The Newport Beach City Council may vote Tuesday on whether to move ahead with a suggested probe of possibly fraudulent signature-gathering in the recent unsuccessful recall effort against Councilman Scott Peotter.
A city-led investigation is allowed under a section of the city charter that gives members of the council the power to subpoena witnesses and question them under oath "in any investigation or proceeding pending before the City Council."
In this case, the investigation would be to follow up on the possibility, raised publicly by recall organizers, that paid petition circulators retained last year by the Committee to Recall Scott Peotter forged signatures.
In January, the Orange County district attorney's office seized the recall petitions from the county registrar of voters office over concerns about "potential irregularities."
A few weeks before, the registrar's office announced that it had validated only 8,339 of the 10,696 recall signatures submitted. That was 106 short of the 8,445 — representing 15% of the city's registered voters — needed to force a special recall election.
The search warrant affidavit is sealed, so specific allegations of irregularities are unavailable. However, recall organizers said they believed an outside petition circulator may have forged signatures.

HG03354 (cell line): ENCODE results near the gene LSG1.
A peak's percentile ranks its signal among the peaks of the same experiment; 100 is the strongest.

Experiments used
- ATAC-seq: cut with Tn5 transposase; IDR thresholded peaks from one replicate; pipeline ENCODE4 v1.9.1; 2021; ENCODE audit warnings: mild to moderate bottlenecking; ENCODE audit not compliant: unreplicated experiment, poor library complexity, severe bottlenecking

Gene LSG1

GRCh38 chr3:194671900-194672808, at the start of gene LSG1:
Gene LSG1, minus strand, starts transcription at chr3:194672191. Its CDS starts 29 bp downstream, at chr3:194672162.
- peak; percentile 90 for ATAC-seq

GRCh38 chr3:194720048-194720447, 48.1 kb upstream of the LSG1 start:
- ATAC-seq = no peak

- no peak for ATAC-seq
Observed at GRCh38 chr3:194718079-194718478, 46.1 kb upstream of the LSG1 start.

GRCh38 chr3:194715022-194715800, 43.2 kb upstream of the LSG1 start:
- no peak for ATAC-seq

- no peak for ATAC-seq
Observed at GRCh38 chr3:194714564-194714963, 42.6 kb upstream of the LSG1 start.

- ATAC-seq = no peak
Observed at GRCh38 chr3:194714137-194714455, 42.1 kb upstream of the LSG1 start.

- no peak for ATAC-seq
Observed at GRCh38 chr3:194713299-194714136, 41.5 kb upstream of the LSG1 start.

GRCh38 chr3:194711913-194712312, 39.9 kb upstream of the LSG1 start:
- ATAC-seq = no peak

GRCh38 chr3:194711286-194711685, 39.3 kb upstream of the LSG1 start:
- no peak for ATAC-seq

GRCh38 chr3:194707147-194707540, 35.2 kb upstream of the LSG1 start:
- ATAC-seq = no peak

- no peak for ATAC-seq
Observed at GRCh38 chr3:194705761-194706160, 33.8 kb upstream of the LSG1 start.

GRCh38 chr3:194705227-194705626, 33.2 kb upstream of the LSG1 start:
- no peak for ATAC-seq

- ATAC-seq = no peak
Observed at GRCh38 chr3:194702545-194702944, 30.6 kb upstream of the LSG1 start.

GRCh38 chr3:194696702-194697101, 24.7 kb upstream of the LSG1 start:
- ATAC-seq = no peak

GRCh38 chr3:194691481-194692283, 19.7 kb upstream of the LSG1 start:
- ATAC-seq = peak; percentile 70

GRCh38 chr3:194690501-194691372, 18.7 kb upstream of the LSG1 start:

Mayor Pro Tem Will O'Neill said the council is obligated to look into such a serious claim and called for the probe at the council's Jan. 23 meeting. He asked that, as a second step, formal consideration of the matter be placed on a future agenda.
As a third step, the council would vote on whether to hold a hearing.
Mayor Marshall "Duffy" Duffield quickened the process by placing the vote on whether to have the hearing on Tuesday's agenda, eliminating the second step, as allowed under council policy.
The item is on the meeting's consent calendar, where items are usually voted on en masse with no discussion, although council members can pull items for discussion and separate votes.
Police headquarters and airport issues
In other matters Tuesday, the council may vote on a proposed $554,000 remodel of the Newport Beach police station.
City staff recommends awarding a $496,000 contract to Santa Clarita-based TL Veterans Construction Inc., plus setting aside about $50,000 for contingencies and $8,000 for incidentals.
The police building was built in 1973, and its last major interior remodel was in 1985.
The council also will hold a study session covering John Wayne Airport issues, including a settlement with the Federal Aviation Administration in January, departure paths and procedures and additional noise monitoring. The council had planned to discuss the matter at its annual planning session Jan. 29 but ran short of time.
Tuesday's meeting starts at 4:30 p.m. with the study session, followed by the regular session at 7 p.m. at City Hall, 100 Civic Center Drive.